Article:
(Reuters) – Oil producer Apache Corp and its joint venture partner Total SA said on Wednesday they made their third oil discovery offshore Suriname, sending Apache’s shares up 14% in after-market trading.
The Suriname discovery, dubbed “among the most anticipated in the world” by one brokerage, is seen as central to Apache’s efforts to reduce its reliance on the Alpine High venture in Texas’ Permian basin, which has suffered from diving natural gas prices.
The third discovery also comes at a time when oil and gas producers across the globe are reeling under a coronavirus-led decline in energy demand that led crude prices to drop below $0 for the first time ever.
“This is the best well we’ve drilled in the basin to date, with the highest net pay in the best quality reservoirs,” Apache Chief Executive Officer John Christmann said.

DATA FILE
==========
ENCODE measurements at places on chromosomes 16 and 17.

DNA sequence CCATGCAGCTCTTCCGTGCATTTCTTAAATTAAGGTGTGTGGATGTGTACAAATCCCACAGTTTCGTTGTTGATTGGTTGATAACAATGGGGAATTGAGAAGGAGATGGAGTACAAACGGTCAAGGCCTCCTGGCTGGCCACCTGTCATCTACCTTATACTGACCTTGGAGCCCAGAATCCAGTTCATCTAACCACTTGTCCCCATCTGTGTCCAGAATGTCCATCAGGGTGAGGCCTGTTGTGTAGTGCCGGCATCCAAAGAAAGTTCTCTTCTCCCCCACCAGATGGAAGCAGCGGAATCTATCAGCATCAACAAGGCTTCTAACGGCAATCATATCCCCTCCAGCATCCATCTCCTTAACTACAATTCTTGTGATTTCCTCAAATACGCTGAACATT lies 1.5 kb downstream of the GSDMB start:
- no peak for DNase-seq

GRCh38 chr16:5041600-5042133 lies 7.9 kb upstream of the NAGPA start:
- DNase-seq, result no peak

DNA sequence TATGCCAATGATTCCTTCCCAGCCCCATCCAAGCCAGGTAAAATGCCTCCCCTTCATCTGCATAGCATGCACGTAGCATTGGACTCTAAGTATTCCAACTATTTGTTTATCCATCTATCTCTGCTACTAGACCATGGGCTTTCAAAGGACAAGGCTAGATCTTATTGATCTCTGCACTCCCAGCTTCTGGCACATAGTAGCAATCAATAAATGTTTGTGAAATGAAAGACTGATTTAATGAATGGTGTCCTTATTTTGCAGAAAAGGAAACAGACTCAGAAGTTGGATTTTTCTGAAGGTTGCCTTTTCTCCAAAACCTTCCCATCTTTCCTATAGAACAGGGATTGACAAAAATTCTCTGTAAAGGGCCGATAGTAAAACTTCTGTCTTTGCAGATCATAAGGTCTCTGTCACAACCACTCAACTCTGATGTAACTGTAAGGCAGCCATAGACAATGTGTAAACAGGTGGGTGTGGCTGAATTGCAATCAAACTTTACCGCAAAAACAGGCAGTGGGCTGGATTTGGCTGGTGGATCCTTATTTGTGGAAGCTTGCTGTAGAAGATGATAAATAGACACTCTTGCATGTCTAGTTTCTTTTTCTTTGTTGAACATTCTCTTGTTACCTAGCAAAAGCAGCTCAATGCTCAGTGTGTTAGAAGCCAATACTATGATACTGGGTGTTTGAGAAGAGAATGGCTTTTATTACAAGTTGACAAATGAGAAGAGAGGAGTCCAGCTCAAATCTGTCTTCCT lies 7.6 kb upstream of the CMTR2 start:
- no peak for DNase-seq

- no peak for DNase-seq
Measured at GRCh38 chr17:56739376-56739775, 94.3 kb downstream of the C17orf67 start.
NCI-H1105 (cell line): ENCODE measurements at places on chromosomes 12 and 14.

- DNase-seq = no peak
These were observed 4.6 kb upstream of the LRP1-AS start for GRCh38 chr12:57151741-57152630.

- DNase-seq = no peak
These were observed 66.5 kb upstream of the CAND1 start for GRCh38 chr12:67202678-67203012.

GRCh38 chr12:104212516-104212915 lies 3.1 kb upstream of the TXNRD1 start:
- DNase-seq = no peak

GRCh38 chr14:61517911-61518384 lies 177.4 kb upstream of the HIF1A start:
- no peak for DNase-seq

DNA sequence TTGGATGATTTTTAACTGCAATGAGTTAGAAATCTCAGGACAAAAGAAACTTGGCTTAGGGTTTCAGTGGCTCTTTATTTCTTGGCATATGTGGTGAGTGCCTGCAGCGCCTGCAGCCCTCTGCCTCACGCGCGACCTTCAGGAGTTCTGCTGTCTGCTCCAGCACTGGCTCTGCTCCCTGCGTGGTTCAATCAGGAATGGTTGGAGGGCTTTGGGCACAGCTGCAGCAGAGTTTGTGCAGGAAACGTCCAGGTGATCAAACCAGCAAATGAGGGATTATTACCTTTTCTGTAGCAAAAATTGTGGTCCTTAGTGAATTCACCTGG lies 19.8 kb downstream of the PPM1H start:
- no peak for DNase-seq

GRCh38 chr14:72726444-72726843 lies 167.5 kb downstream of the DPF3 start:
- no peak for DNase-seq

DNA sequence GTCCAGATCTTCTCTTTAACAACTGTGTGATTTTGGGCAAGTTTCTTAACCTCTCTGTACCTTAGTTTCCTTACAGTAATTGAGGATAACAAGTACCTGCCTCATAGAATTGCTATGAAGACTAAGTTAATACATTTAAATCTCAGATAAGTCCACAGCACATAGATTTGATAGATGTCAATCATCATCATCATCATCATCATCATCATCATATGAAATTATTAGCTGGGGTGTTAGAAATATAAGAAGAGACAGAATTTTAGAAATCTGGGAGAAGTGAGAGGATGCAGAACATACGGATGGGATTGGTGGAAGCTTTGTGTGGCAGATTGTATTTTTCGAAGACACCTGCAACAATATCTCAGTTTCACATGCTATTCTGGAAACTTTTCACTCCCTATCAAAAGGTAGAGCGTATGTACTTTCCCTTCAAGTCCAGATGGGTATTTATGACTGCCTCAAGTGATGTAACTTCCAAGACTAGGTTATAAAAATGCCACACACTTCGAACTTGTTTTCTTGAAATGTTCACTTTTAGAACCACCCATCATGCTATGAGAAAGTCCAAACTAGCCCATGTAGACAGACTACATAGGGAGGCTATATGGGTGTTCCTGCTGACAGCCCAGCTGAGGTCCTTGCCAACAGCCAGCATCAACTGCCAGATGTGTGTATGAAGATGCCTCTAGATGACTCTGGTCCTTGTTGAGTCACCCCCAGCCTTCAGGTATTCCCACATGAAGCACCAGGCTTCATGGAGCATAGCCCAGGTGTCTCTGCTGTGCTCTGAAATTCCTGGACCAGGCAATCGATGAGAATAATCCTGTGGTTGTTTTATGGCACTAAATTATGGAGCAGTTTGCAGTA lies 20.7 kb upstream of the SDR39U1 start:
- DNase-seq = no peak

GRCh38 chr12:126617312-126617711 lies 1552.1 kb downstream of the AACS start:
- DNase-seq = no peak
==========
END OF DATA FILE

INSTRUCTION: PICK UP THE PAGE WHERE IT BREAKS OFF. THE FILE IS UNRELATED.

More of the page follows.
The third major find was at the Kwaskwasi-1 well drilled offshore Suriname in Block 58, which comprises 1.4 million acres.
Once operations at Kwaskwasi-1 are completed, the drilling ship will move to the fourth prospect in Block 58, Keskesi, Apache said.
Apache did not provide any estimates for recoverable oil and gas.
The Suriname operations are just across the border from where Exxon Mobil led discoveries off Guyana that are estimated to hold more than 8 billion barrels of oil.
Former Suriname President Desi Bouterse described the discovery as a “great gift,” saying “this will be a lot of money for this small country.”
Apache and Total each hold a 50% working interest in Block 58, with the U.S. producer as the operator.
(This story corrects Bouterse’s title to former president in ninth paragraph, spelling error in third paragraph)
Reporting by Arathy S Nair in Bengaluru;; Editing by Maju Samuel and Shailesh Kuber